When the Sea Calls
by N.V. Devlin
N.V. Devlin writes dark and speculative fiction to better make sense of the world. N.V. was the 1st Runner-Up for Indecent Magazine’s 2022 Queer Quivers Contest and has had or will have work appear in the Creepy Podcast, Tales from the Moonlit Path, and Rebellion LIT’s The Start anthology. Some favorite authors include Edgar Allan Poe, Joseph Sheridan Le Fanu, Joyce Carol Oates, Shirley Jackson, and Neil Gaiman, and N.V. aspires to someday write even a fraction as well as them. Find N.V. on Instagram (@nvdevlin).
She told me that if I handed over my skin, she’d become the mother I never had. She told me that if I lived in her cottage with her as her daughter, she would give me the love I had never known. She told me that if I gave her my trust, I would never know strife or loneliness again.
So I handed over my skin.
I lived in her home.
I gave her my trust.
And she betrayed it all.
It started with little things, such as hiding my skin from me. She feared that I would one day get the idea in my head to leave her. She never told me where she’d hidden it, even when I fell on my knees, tears stinging my eyes, as I begged her to place her faith in me as I had her.
Then she stopped my lone walks by the sea. She refused to let me leave the cottage without her, so we would walk arm in arm and stare down into the tidal pools. She’d tell me how much better my life was with her, how I had a roof over my head, food in my belly, and clothes on my back.
And I had her love; she told me to be grateful for it.
Then she stripped away my trust by locking me inside the cottage when she went to the village alone. She’d leave me for hours at a time, expecting to have the floors swept, furniture polished, and dinner prepared by the time she returned. If I didn’t, she would lock me into my room for the night.
Once I had no one but her, she began to hurl insults at me. Water slut. Sea hoyden. A lying selkie, no daughter of mine. Her words punctured my confidence like daggers, tearing my self-worth into shreds.
I stopped begging for my skin.
I started living only inside my head.
I trusted no one, not even myself.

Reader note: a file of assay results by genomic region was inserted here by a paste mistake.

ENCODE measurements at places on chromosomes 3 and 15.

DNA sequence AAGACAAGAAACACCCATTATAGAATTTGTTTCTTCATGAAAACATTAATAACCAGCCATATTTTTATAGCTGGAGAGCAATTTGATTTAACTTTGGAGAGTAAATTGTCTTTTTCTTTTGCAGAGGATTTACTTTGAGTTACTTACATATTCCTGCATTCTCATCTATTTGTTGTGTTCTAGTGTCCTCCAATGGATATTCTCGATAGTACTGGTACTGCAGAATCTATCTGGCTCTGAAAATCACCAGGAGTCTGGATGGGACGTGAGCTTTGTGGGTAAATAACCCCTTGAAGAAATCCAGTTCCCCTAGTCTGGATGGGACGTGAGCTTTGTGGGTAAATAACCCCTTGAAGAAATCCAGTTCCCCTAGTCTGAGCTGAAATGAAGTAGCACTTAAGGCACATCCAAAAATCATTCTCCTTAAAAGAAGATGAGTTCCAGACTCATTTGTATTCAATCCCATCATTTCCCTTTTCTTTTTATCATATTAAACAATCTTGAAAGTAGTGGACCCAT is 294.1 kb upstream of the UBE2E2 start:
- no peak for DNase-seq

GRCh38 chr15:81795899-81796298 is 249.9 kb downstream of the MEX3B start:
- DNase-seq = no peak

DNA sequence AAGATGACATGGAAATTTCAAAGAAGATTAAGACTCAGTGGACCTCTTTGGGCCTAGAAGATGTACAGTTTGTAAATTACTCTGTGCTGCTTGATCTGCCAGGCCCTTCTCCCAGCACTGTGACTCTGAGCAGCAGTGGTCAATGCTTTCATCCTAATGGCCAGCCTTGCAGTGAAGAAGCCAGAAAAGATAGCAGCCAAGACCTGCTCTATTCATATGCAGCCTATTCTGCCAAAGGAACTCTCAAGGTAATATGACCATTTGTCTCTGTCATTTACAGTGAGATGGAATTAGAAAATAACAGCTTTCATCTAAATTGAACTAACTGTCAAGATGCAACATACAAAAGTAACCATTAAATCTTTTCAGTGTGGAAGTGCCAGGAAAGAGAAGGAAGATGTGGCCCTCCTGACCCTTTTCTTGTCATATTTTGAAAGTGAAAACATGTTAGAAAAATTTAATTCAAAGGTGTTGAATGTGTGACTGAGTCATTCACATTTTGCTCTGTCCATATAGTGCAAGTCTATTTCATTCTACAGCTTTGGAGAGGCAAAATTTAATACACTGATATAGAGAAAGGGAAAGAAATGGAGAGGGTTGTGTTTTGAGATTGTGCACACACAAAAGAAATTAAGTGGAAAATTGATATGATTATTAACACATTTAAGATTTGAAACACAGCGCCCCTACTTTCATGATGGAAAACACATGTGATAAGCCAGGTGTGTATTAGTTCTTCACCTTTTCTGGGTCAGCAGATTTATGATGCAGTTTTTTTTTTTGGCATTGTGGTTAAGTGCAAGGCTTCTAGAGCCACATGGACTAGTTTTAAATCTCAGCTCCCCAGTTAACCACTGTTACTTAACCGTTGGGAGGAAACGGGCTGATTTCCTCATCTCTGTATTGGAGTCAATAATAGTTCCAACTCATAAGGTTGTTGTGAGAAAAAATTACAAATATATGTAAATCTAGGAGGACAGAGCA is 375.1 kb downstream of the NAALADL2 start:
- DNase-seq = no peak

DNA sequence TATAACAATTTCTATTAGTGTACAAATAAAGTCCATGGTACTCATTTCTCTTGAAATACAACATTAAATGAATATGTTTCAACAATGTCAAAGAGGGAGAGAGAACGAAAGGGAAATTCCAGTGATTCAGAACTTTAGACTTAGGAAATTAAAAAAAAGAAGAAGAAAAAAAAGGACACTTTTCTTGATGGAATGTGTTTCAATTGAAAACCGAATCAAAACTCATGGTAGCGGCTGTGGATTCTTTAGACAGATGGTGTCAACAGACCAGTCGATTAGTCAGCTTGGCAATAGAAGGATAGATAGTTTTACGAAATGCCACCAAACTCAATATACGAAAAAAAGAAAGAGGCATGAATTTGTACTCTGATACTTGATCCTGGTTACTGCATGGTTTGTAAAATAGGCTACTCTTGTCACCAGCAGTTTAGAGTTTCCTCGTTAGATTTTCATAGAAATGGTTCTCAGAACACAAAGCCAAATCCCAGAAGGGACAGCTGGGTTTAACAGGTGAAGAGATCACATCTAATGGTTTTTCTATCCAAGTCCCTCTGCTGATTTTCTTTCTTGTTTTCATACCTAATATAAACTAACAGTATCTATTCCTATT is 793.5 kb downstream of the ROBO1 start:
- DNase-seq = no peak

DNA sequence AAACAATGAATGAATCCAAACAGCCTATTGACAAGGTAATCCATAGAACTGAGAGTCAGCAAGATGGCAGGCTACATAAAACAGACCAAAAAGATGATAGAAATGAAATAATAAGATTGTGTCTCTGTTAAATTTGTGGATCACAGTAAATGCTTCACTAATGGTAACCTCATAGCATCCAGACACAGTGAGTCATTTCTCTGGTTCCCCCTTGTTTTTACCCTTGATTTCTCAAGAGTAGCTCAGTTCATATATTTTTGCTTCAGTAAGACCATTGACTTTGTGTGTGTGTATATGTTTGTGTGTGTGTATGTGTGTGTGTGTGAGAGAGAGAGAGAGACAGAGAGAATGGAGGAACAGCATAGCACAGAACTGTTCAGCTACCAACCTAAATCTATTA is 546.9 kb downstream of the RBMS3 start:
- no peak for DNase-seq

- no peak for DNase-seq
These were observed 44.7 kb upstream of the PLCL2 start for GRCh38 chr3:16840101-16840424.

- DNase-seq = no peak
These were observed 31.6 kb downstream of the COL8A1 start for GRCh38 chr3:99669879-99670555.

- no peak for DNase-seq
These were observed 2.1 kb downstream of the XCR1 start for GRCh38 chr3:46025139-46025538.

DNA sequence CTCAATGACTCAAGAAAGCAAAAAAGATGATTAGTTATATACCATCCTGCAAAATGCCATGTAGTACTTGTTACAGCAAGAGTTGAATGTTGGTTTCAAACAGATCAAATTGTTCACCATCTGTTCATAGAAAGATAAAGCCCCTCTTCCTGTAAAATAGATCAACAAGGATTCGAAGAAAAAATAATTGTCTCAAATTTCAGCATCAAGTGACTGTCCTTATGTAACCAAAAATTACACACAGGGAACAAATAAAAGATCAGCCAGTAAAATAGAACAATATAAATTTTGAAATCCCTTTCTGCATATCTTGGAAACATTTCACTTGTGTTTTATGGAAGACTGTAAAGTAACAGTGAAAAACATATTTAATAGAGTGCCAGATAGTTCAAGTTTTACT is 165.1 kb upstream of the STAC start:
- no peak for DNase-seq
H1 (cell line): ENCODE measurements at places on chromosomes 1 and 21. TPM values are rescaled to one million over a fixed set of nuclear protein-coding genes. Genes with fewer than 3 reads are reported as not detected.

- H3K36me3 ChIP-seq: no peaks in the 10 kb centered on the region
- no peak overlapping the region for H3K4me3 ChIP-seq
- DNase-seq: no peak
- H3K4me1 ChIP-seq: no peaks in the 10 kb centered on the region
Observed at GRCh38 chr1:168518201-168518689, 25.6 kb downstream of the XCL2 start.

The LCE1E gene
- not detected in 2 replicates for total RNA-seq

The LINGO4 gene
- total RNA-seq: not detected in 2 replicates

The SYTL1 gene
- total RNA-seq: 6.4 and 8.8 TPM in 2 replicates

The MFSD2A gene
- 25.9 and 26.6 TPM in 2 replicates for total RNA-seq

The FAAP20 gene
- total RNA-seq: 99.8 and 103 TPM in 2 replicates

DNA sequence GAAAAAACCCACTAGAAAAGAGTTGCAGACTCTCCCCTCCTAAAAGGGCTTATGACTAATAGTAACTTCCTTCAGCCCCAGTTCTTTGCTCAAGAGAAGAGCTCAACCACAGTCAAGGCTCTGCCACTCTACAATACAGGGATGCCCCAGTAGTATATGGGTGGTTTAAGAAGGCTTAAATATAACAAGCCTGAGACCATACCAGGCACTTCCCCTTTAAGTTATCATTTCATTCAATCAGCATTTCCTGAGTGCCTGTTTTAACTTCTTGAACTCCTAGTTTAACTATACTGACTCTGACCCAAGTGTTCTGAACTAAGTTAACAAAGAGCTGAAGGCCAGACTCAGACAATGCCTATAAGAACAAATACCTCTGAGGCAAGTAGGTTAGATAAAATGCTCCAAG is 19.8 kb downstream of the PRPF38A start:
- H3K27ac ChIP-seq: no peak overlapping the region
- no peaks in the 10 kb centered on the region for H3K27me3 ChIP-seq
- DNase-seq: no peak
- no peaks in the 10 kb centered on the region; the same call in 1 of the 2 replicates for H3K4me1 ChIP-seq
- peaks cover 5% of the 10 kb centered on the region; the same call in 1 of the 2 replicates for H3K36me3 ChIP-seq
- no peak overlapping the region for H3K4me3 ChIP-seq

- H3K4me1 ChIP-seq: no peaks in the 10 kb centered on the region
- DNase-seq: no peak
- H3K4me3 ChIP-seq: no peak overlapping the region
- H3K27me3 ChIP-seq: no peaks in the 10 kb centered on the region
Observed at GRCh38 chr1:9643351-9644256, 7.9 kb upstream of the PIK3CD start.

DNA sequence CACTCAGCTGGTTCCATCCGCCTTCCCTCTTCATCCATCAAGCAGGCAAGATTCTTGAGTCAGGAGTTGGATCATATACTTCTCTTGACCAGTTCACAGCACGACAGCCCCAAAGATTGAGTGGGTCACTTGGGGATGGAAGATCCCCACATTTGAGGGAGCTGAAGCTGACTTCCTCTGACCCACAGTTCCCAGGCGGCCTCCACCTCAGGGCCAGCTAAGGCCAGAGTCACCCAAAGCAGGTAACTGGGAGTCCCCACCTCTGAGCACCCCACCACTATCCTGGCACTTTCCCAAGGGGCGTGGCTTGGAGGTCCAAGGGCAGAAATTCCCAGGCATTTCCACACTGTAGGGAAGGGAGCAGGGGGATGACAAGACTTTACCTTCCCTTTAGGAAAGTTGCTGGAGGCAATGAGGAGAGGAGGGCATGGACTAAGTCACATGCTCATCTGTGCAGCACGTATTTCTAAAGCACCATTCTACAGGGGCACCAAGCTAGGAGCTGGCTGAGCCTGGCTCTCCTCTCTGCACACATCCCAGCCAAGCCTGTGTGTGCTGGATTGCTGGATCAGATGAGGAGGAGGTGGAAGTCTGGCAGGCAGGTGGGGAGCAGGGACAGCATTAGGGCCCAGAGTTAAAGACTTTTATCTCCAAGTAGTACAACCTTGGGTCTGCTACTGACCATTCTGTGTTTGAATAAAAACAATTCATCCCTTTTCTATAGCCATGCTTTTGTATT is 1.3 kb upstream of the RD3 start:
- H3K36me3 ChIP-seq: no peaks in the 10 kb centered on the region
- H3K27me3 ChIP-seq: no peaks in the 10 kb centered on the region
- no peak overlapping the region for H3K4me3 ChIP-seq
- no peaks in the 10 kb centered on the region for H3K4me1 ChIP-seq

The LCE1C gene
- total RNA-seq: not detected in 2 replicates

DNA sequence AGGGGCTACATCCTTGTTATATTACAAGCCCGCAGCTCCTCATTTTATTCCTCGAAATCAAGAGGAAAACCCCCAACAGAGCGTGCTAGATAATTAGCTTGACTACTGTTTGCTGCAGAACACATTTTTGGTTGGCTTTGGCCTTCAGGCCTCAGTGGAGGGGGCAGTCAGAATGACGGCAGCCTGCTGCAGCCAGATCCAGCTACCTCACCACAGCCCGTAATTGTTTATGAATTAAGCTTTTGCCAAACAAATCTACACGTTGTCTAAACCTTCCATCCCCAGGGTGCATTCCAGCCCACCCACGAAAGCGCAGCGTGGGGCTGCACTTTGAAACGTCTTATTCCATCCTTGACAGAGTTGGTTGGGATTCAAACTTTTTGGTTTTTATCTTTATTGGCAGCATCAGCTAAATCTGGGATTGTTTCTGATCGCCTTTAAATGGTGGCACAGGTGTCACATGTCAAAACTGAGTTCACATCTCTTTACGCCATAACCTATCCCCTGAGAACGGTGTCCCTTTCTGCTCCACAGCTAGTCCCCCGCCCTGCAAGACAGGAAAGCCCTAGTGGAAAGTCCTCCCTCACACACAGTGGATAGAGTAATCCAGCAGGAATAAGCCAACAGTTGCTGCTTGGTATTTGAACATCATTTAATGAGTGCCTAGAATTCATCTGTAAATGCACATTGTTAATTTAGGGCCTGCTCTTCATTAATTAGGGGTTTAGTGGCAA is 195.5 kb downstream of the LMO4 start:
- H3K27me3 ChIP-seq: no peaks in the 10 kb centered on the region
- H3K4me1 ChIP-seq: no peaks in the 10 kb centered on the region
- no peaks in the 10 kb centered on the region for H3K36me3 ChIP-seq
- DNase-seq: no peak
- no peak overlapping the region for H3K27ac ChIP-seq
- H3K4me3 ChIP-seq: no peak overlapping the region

On the nights she locked me into my room, I heard the tides whispering my name: “Celina, Celina.” My ears strained to catch their calls as I soaked my pillow with my tears. Even though I had no family in the sea, at least I had been free. My eyelids clamped shut as I recalled fonder times: gliding underwater with dolphins, exploring hidden sea caves, water rolling off my back as I burst to the airy surface.
Long, lonely nights swept into years. I was nothing more than an empty oyster in the home of the woman who’d promised to be a mother to me. I thought this was it for me as I tended to her home, her gardens, and her cravings for companionship.
One day, she caught me staring out the window, glimpsing at a hint of the sea sparkling between lush, green hills. She slapped me hard across the cheek. My mouth gaped open, stunned; that was the first time she’d ever slapped me.
Her spittle rained down on my face as she shouted, “How dare you still crave the sea? After all I have done for you? After all I have given you? You’re nothing but a simple-minded, sea hoyden. You wouldn’t know a mother’s love even if yours rose up from her watery grave.”
Something like fire flickered inside my chest, my fists curling at my sides. “Don’t mention my mother.”
“I am your mother now.” She stomped across the cottage, swiping her keys from a tabletop. “Not that ignorant selkie that died before you were old enough to swim.”
Walls shook as she slammed the door behind her. Her key grated in the lock, then her footsteps crunched on the gravel outside. I stared at the door for a long time, my cheek stinging. This wasn’t living. This was far from it. I was as good as sealed in my tomb if I remained in this cottage.
A seagull cried outside the window. I threw back heavy drapes and peeked outside, again staring out at the sea. I heard what no human ears could as my name rolled in on its waves: “Celina, Celina.”
My jaw clenched.
I whirled on my heels.
And I tore the cottage apart.
Dishes and bowls smashed as I cleared the cabinets. Tables and desks collapsed as I ripped out drawers. Clothes, scarves, and ribbons fluttered around me as I searched trunks and closets. When I found nothing in those places, I dug my nails into the walls and cracked open floorboards with my fists.
It was in her bedroom, under the floor, that I found my skin. I lifted it to my nose and inhaled the lingering, salty ocean spray.
Home. My true home, motherless and all.
A tear streamed down my cheek, its sting now gone.
When her footsteps crunched on the gravel, I slipped behind the door, clutching a candlestick. Her key scraped inside the lock. My breaths were deep, ragged, my lungs burning as if I still wasn’t filling them with enough air. Each second was a century as I waited for her to come inside.
The door creaked open. She closed it, and the last sound I heard slip from her lips was a gasp before I bashed the candlestick into her skull. Her chest still rose and fell as I dragged her body outside. I left her covered under bushes far from the cottage, so she’d at least survive what I planned to do next. It was the only kindness she deserved.
I returned inside long enough to grab my skin and light a tallow candle under the drapes. Mesmerized, I remained long enough to watch the little flame grow, grow, grow as it climbed up the wall like ivy. Then I dashed out the door.
Legs aching, heart leaping, I ran down to the shore. I smelled smoke on the breeze as I slipped into my skin and submerged myself underwater. Bobbing in the sea, I watched as flames danced between that gap in the rolling hills.